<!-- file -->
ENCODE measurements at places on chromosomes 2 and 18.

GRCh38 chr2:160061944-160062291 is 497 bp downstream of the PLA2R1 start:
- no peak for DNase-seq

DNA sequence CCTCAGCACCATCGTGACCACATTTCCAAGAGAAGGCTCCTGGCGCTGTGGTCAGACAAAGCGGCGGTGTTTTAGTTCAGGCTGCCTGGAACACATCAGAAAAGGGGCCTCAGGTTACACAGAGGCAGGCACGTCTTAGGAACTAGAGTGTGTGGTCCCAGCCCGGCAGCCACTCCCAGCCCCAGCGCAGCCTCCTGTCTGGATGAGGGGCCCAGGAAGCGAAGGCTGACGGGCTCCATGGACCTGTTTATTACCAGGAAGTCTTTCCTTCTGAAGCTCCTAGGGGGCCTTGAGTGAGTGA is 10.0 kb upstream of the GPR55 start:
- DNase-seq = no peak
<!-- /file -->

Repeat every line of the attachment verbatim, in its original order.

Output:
ENCODE measurements at places on chromosomes 2 and 18.

GRCh38 chr2:160061944-160062291 is 497 bp downstream of the PLA2R1 start:
- no peak for DNase-seq

DNA sequence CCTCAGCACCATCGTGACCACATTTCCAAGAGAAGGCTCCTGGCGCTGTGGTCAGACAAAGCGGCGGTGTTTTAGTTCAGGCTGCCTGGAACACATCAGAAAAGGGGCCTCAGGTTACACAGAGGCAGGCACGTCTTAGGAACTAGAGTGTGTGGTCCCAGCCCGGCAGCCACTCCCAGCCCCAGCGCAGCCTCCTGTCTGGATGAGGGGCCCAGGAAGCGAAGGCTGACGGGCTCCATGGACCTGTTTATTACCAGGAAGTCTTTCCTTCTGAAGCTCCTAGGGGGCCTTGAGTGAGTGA is 10.0 kb upstream of the GPR55 start:
- DNase-seq = no peak